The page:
Plasma polychlorinated biphenyls (PCB) levels of workers in a transformer recycling company, their family members, and employees of surrounding companies.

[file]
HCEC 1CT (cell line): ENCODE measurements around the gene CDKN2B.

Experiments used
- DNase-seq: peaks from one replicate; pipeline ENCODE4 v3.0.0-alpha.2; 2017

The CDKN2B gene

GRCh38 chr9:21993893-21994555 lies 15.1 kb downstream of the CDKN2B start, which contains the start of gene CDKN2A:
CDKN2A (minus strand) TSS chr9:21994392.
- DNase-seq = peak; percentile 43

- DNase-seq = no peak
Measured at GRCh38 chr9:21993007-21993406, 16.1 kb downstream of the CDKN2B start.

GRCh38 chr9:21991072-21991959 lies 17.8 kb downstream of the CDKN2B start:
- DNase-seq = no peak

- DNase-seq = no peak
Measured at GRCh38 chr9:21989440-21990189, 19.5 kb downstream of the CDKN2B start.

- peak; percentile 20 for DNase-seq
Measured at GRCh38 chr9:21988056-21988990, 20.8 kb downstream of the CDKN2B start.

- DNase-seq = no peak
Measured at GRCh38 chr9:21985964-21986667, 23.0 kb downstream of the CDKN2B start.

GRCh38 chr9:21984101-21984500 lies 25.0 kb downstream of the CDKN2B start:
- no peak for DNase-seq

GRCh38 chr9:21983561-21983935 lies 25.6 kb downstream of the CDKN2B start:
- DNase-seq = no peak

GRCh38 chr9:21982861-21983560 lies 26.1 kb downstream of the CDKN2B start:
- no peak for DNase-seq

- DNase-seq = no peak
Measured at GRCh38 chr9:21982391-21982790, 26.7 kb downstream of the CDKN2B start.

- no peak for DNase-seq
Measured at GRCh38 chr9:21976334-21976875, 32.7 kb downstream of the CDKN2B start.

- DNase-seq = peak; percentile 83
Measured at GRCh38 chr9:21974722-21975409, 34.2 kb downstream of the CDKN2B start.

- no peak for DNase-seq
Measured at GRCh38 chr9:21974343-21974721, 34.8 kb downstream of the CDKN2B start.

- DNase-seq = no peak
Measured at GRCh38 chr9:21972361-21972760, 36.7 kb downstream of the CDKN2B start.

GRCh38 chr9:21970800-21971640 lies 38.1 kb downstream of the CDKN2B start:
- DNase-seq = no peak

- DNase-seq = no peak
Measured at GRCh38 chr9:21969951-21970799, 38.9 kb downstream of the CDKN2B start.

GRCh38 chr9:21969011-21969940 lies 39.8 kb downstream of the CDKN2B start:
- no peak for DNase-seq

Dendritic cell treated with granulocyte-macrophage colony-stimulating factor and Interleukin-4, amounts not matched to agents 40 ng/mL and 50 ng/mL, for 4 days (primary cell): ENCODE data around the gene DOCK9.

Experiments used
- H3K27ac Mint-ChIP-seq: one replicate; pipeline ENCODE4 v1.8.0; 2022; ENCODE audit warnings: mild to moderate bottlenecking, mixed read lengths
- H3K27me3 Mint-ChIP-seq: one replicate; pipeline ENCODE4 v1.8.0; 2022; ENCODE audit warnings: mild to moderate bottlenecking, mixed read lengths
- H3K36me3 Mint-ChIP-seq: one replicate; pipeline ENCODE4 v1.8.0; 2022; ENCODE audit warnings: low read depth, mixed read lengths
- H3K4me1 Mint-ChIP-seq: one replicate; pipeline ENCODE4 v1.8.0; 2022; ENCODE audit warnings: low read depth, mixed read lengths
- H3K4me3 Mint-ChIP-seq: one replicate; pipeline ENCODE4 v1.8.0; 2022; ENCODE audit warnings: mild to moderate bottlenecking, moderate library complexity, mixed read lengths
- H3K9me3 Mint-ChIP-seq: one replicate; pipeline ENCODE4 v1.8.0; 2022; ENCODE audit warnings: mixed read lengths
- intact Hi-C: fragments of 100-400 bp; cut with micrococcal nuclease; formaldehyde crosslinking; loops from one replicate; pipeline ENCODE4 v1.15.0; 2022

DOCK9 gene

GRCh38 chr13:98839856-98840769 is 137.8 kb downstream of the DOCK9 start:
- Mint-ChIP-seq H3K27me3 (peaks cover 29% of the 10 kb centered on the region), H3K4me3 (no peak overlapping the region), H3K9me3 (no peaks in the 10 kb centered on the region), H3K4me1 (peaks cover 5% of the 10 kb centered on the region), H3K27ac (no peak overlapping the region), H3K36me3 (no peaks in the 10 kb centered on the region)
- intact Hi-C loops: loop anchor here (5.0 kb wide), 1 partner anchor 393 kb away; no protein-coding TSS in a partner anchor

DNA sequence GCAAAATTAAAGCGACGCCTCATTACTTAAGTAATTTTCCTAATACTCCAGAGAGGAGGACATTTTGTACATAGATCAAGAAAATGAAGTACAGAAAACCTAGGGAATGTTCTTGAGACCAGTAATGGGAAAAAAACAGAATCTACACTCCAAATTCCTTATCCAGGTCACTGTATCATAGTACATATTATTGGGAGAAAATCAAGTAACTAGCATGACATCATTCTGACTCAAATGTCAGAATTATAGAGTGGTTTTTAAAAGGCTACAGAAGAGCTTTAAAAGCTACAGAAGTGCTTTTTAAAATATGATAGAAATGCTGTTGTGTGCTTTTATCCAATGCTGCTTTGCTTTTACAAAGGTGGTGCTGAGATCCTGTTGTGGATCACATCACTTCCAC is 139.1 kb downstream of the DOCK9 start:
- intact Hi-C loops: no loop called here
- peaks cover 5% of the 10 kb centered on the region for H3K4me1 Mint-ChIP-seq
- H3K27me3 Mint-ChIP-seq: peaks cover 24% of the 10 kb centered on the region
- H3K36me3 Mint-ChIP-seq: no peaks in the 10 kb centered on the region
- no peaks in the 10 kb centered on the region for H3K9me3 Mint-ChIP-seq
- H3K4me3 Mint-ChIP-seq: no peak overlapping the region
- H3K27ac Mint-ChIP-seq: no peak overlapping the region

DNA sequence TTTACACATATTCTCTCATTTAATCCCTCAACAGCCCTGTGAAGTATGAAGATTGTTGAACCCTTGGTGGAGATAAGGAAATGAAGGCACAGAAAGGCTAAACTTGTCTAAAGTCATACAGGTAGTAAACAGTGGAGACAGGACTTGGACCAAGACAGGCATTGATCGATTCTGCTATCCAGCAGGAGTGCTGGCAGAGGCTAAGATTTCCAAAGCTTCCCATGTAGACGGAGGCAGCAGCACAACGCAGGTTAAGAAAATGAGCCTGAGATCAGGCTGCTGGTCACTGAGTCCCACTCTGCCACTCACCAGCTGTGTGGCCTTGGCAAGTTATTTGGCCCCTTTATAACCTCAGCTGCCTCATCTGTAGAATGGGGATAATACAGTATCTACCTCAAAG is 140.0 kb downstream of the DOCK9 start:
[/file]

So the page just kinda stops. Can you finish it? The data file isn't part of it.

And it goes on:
ABSTRACT In spring 2010, high internal exposures (up to 236 μg/L plasma) for the sum of indicator polychlorinated biphenyls (PCB) were discovered in workers in a transformer recycling company in Germany, where PCB-contaminated material was not handled according to proper occupational hygiene. The release of PCB from this company raised growing concerns regarding possible adverse human health effects correlated with this exposure. This provided a basis for a large biological monitoring study in order to examine the internal exposure to PCB in individuals working in that recycling company, their family members, and relatives, as well as subjects working or living in the surroundings of this company. Blood samples from 116 individuals (formerly) employed in the transformer recycling company and 45 direct relatives of these persons were obtained. Further, blood samples of 190 subjects working in close vicinity of the recycling plant, 277 persons working in the larger area, and 41 residents of the area were investigated. Plasma samples were analyzed for the 6 indicator PCB (PCB 28, 52, 101, 138, 153, 180) and 12 dioxin-like PCB using gas chromatography/mass spectroscopy (GC/MS; limit of detection [LOD] at 0.01 μg/L). Median concentrations (maximum) for the sum of the 6 indicator PCB in blood of the employees, their relatives, individuals working in close vicinity, persons working in the larger area, and the residents were 3.68 (236.3), 1.86 (22.8), 1.34 (22.9), 1.19 (6.42), and 0.85 (7.22) μg/L plasma, respectively. The (former) employees of the transformer recycling plant partly showed the highest plasma PCB levels determined thus far in Germany. Even family members displayed highly elevated levels of PCB in blood due to contaminations of their homes by laundering of contaminated clothes. Vicinity to the recycling plant including reported contact with possibly contaminated scrap was the main contributor to the PCB levels of the workers of the surrounding companies. Residents of the area did not show significantly elevated blood PCB levels compared to the general population. Our biomonitoring results served as a basis for individual risk communication and successful risk management.